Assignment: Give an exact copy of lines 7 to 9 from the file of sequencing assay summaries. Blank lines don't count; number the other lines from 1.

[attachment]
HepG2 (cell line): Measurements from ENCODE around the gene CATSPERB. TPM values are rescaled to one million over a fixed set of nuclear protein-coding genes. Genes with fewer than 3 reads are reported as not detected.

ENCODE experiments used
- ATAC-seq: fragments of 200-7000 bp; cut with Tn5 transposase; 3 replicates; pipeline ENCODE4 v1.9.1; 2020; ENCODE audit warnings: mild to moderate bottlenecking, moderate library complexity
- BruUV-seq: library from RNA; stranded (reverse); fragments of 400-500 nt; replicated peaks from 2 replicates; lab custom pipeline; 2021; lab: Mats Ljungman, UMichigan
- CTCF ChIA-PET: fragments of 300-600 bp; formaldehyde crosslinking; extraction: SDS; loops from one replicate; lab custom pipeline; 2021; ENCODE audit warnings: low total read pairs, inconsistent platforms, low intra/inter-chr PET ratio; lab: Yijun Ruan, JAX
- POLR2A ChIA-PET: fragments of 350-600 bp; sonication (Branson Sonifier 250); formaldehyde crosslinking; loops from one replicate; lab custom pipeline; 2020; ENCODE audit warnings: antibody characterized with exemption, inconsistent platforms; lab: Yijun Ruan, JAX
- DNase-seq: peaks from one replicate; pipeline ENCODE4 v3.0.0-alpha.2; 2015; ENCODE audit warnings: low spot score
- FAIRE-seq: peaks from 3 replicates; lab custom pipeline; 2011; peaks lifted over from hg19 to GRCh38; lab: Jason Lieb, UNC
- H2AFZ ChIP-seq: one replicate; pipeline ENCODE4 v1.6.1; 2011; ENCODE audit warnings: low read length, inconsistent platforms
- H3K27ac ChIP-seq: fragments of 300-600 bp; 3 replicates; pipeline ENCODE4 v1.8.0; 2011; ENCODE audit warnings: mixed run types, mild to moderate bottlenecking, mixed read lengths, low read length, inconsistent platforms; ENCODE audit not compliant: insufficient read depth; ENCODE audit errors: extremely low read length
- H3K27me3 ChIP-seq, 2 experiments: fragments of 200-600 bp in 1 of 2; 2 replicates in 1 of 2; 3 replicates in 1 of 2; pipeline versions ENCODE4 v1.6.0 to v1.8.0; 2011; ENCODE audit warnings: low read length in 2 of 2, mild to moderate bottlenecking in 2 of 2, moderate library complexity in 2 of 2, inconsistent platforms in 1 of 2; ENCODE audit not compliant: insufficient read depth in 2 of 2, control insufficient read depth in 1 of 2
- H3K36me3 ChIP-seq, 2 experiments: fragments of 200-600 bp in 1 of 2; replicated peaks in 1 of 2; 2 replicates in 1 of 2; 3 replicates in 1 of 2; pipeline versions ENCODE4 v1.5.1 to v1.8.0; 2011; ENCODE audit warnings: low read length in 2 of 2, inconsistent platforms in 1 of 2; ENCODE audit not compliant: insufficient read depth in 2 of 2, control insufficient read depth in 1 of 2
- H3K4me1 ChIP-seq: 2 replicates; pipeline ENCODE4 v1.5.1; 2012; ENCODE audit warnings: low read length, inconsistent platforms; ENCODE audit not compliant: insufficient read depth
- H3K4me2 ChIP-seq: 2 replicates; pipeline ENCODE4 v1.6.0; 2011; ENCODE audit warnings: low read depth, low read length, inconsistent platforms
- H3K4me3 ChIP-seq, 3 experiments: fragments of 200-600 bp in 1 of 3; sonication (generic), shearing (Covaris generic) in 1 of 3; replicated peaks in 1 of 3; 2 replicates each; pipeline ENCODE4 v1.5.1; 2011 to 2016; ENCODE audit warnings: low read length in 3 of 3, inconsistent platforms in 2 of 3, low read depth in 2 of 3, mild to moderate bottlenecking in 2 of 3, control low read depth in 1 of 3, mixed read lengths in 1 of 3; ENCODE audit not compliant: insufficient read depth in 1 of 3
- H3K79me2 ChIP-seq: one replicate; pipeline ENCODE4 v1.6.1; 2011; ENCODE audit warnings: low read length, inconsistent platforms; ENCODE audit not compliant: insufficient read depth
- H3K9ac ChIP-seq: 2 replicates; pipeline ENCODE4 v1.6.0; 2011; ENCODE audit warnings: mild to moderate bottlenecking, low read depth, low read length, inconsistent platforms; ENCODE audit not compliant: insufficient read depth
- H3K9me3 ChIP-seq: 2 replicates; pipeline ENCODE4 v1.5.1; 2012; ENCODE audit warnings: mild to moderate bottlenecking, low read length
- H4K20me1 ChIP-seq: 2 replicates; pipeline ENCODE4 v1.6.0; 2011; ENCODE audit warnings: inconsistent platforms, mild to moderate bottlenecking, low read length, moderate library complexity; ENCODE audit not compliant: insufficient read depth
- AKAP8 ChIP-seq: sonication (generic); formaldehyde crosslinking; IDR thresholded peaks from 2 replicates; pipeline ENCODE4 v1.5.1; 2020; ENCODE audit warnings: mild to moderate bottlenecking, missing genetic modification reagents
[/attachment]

- DNase-seq: peaks from one replicate; pipeline ENCODE4 v3.0.0-alpha.2; 2015; ENCODE audit warnings: low spot score
- FAIRE-seq: peaks from 3 replicates; lab custom pipeline; 2011; peaks lifted over from hg19 to GRCh38; lab: Jason Lieb, UNC
- H2AFZ ChIP-seq: one replicate; pipeline ENCODE4 v1.6.1; 2011; ENCODE audit warnings: low read length, inconsistent platforms